I would hope that Parker’s blunt article is purely his own view not shared by the club’s management. But with the journalist understandably enjoying a very close relationship with the club, doubts have to be expressed about how speculative he was being. Simon has written many, many excellent pieces over the years and I’m sure I’m not the only writer to improve their own skills from reading his work, but the tone of this article surprised me.

“His medical bills and recuperation will be funded by the club for the remaining five months he is on the Valley Parade payroll. But then comes the dilemma.” noted Parker, before boldly stating Reid will not be offered a new contract during the summer, when his present deal expires. “No football club will put a deal in front of a player facing up to such a long spell in casualty. It sounds harsh but that is simply throwing good money after bad.”

Firstly, Simon, that does not sound harsh: it sounds downright cruel. The idea that Reid – who in two-and-a-half-years at the club has provided great service and helped his employer to progress greatly – be described as “bad money” is a horrible and unnecessary way of putting it.

Kyel Reid is not some millionaire footballer – this is his livelihood at stake. I can still picture Kyel celebrating promotion on the Wembley pitch with his baby, last May, after a man-of-the-match display. He deserves better than to be dubbed “bad money”.

Which is not to suggest that the club should be obliged to award Reid a new contract when his fitness is in serious doubt – but the idea that we might cut him adrift in the summer is hugely troubling. By reporting that Reid’s medical bills and recuperation will be funded by the club for the remaining five months is to hint strongly that, at the point his deal runs out, such medical support will be withdrawn. You’re on your own, Kyel.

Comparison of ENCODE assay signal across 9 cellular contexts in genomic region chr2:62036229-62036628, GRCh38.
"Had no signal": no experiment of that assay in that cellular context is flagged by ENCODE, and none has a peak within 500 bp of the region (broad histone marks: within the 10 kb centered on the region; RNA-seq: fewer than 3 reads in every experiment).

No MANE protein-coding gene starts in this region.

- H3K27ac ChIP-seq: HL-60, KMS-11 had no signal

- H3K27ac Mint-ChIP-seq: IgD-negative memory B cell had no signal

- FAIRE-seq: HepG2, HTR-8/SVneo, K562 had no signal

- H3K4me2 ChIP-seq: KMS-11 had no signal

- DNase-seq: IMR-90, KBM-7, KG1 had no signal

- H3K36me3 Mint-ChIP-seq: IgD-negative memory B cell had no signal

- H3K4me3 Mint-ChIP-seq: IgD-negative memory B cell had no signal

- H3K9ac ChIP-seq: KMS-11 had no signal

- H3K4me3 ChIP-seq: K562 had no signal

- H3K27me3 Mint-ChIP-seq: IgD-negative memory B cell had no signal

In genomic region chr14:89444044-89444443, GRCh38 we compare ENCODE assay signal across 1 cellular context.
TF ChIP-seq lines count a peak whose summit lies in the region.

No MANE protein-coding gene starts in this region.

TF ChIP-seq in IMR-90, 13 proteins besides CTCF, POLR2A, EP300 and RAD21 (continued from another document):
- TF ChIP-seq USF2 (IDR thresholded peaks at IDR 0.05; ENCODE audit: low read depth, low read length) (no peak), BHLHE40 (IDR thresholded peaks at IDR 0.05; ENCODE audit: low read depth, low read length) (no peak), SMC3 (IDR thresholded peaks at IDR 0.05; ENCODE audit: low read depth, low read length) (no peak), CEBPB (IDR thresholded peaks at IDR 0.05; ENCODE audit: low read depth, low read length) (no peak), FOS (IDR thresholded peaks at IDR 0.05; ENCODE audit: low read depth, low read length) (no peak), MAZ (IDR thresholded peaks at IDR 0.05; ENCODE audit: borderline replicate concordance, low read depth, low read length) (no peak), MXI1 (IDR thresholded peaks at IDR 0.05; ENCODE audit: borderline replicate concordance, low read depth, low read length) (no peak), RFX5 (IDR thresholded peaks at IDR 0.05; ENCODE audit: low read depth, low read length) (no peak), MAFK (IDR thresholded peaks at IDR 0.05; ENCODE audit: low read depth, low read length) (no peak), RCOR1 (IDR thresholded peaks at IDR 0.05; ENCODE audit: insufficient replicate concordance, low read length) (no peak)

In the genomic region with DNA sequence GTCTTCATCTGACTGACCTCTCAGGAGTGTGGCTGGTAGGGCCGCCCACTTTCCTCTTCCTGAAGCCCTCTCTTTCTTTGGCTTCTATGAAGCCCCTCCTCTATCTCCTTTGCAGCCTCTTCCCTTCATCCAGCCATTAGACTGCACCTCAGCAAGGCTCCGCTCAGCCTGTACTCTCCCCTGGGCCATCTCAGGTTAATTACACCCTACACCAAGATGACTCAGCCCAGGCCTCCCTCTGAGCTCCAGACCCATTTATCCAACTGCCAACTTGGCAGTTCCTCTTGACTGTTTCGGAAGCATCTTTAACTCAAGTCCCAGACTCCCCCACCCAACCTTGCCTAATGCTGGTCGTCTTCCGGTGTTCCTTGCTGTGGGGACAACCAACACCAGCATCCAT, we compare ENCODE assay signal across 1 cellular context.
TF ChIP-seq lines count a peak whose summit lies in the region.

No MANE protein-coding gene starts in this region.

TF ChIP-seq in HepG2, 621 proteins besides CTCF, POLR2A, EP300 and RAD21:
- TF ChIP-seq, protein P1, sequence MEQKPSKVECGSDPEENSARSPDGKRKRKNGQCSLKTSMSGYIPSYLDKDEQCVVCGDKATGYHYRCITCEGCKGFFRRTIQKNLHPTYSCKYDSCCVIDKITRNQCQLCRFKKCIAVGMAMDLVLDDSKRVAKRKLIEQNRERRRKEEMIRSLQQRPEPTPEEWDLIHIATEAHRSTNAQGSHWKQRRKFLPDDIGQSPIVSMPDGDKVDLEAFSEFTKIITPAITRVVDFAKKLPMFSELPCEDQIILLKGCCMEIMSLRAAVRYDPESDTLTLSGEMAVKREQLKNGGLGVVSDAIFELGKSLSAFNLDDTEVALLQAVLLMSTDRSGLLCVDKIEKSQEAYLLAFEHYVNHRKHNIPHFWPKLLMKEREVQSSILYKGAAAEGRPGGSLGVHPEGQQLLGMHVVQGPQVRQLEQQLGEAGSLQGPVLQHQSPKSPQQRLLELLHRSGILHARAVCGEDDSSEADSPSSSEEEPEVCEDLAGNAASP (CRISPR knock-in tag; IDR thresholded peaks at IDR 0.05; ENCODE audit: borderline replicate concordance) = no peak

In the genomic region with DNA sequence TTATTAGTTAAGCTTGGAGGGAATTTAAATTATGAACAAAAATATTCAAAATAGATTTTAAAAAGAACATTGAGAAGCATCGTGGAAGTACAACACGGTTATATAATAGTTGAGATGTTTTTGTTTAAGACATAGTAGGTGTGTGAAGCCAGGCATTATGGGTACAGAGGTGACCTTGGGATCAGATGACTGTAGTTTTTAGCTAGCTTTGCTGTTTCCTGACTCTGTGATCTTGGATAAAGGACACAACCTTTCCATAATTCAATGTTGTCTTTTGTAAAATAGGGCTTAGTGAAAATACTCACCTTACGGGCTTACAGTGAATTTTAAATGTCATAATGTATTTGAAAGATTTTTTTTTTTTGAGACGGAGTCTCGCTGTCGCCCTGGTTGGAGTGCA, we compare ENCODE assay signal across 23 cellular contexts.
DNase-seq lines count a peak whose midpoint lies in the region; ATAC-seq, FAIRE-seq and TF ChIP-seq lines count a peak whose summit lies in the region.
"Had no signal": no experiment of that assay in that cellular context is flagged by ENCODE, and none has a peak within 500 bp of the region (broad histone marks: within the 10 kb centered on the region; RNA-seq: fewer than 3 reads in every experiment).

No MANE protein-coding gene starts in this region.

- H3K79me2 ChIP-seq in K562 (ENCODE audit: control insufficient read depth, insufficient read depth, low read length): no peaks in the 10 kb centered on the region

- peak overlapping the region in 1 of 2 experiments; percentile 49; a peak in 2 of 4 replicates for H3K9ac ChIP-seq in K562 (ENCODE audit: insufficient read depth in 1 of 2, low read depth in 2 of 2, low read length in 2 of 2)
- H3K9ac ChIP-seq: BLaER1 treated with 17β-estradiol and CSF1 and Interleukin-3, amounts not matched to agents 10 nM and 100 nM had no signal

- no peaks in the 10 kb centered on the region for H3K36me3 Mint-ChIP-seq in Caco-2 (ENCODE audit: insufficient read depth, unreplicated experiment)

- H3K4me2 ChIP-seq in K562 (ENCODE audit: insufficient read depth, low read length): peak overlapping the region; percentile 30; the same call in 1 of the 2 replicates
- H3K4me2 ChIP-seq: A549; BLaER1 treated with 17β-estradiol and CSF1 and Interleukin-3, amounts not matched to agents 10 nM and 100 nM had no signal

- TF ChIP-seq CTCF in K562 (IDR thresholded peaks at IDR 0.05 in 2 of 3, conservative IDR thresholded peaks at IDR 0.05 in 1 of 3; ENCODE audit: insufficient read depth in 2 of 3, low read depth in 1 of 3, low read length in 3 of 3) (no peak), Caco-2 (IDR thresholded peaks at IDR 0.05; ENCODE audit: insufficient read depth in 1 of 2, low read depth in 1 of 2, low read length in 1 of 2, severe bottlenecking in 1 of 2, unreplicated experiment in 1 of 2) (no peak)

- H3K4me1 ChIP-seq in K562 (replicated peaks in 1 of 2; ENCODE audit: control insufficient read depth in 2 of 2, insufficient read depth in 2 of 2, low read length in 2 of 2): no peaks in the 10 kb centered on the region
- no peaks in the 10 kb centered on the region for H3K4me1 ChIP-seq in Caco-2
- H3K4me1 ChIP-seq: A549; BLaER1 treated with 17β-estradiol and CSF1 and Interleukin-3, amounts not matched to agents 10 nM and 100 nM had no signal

Is this really acceptable? That, Reid, who may then be close to recovery but still with a way to go, be left to fend for himself?

Bradford City Football Club does not owe Kyel a living, but given the player has been injured in action for us (and, as an aside, was one of only a few players giving his all for the club’s cause during that dismal first half against Sheffield United), he deserves to be fully supported in his recovery.

Consider the case of Lewis Emanuel, who was recently sentenced to prison for his part in an armed robbery. Emanuel – a former City youth trainee – had moved on to Luton but suffered a bad injury just as his contract expired. Those close to Lewis say that the cash-strapped Hatters refused to pay for his rehabilitation and the player was unable to fully recover, with a career cut short. That in no way excuses the path he has since taken, but would at least explain how it began.

It is a completely different situation with Reid and City, but for everything he has done for the club he deserves our support getting his career back on track. Not at City as such – I have no problem with the idea of not renewing his contract, and ultimately his family commitments could mean he would rather move on anyway – but to get back to fitness and being able to find himself another club.

In the same piece Parker chooses to highlight Omar Daley’s similarly lengthy injury in 2009 and suggests that the Jamaican’s “top speed had dipped” upon his return. For some reason Parker failed to mention this about Daley at the time, but even if that was really the case with Daley (and I’m not sure it was) he still made valuable contributions to City after his injury and has continued to enjoy a decent career, befitting his ability. I don’t know why Parker needs to suggest that Reid might not make a full recovery – but regardless, a full recovery will only happen if he gets the right help.